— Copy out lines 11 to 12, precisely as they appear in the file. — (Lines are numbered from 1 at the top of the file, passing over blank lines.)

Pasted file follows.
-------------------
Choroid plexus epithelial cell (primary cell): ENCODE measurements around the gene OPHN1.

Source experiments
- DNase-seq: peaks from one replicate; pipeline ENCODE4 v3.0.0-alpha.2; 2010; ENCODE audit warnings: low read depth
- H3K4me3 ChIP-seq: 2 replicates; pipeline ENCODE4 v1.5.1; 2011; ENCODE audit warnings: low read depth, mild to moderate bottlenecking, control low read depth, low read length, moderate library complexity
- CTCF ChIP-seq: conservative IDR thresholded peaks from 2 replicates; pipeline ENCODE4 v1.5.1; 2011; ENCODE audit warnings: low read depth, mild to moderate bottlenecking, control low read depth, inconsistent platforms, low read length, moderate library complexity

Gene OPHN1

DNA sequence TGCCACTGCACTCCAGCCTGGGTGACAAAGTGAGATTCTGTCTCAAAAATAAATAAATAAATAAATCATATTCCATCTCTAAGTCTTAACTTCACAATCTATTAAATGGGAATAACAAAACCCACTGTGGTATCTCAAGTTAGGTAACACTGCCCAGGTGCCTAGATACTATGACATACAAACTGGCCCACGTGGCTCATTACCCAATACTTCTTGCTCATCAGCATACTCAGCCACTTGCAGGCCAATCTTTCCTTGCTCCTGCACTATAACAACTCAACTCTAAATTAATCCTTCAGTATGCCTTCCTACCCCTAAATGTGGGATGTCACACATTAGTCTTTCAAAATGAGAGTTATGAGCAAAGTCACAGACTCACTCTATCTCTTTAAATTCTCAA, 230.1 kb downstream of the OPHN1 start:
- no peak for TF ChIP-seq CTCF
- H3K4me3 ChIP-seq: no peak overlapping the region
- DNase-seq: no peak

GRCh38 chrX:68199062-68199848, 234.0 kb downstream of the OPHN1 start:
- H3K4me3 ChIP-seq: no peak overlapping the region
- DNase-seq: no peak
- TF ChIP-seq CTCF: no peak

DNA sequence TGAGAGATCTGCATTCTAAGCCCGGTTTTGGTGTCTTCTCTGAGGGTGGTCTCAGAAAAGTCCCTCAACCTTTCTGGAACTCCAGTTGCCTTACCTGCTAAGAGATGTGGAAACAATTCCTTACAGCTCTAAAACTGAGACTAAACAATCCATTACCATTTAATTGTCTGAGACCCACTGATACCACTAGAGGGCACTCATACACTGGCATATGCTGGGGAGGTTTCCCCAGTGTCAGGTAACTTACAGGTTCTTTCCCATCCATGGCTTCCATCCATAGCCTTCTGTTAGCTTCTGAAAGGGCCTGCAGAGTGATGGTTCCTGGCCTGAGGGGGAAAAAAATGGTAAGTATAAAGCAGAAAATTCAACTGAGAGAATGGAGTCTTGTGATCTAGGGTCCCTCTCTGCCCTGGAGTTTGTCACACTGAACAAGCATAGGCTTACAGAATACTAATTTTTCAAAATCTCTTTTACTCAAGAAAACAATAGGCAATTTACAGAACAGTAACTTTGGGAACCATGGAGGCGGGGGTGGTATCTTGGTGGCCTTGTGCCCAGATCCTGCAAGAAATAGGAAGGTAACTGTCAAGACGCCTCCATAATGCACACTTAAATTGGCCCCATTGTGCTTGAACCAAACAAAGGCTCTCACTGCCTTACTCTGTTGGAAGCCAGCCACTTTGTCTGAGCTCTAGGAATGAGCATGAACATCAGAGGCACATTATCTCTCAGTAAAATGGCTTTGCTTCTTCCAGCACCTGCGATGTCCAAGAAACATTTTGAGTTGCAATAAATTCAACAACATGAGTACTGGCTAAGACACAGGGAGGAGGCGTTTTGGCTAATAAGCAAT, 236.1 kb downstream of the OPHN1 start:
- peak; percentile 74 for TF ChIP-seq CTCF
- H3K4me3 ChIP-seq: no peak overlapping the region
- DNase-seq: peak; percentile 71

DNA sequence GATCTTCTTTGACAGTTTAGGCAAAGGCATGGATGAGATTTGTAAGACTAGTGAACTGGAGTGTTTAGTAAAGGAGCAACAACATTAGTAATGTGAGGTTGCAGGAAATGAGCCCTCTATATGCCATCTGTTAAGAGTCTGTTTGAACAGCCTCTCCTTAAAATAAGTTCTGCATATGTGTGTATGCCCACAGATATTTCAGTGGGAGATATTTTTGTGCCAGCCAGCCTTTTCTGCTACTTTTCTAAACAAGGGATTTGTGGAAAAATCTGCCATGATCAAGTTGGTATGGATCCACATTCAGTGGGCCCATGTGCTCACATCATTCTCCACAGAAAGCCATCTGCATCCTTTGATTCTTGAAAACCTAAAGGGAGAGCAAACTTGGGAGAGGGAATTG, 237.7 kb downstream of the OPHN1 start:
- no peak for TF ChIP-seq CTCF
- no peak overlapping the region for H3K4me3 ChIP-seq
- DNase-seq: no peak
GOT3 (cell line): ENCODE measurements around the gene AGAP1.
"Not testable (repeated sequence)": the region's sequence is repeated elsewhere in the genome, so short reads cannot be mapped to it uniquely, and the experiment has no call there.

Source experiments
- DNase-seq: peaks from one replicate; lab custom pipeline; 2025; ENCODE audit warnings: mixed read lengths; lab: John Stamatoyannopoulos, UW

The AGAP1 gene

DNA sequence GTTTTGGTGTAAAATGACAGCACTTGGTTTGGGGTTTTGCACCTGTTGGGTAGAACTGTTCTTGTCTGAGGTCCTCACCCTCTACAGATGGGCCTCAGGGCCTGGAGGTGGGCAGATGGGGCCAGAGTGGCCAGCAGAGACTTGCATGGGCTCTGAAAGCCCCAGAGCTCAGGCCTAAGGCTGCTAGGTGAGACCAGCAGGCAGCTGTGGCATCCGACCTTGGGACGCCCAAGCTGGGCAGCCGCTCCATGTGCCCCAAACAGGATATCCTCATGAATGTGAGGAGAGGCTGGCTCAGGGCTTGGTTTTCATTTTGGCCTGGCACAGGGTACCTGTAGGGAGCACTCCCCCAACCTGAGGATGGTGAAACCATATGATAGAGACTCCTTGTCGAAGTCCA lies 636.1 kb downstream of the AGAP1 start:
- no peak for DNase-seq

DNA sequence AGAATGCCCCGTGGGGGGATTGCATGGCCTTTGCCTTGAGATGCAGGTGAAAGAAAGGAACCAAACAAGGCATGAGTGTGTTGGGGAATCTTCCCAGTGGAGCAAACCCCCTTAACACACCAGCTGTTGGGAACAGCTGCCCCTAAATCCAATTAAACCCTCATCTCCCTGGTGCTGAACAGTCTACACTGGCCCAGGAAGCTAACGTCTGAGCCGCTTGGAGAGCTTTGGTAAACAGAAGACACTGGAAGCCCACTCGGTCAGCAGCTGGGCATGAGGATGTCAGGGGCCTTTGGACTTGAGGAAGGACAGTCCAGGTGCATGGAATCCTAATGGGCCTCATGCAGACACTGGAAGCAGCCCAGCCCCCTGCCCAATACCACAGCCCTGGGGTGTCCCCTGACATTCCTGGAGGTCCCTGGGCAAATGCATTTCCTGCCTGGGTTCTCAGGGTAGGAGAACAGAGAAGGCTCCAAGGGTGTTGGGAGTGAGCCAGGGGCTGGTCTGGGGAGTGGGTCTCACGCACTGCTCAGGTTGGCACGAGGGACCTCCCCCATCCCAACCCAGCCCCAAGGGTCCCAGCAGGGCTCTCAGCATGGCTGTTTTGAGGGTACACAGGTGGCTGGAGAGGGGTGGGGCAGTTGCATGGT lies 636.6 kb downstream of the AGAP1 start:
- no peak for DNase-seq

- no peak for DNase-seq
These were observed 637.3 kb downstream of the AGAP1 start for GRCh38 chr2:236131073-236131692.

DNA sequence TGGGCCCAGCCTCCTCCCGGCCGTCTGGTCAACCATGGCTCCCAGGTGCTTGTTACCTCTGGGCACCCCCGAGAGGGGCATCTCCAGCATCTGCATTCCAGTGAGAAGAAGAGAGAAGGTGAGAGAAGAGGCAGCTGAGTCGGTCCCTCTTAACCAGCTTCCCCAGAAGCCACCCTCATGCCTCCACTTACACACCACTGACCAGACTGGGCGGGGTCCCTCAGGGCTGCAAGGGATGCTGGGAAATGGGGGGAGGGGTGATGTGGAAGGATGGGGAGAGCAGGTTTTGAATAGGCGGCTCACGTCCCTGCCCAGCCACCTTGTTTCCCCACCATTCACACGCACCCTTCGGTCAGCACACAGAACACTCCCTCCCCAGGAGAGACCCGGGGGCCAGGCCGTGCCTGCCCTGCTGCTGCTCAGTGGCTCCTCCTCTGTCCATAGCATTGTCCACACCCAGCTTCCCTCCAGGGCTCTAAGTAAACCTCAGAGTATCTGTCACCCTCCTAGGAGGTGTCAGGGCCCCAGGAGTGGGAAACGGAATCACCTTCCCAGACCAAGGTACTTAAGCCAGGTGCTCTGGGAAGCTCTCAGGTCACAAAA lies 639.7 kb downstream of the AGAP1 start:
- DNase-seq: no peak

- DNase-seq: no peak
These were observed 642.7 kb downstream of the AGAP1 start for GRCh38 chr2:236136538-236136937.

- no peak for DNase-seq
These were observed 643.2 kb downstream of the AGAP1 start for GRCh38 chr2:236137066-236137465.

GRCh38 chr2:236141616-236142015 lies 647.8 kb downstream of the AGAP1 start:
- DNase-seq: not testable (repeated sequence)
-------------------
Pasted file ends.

GRCh38 chrX:68199062-68199848, 234.0 kb downstream of the OPHN1 start:
- H3K4me3 ChIP-seq: no peak overlapping the region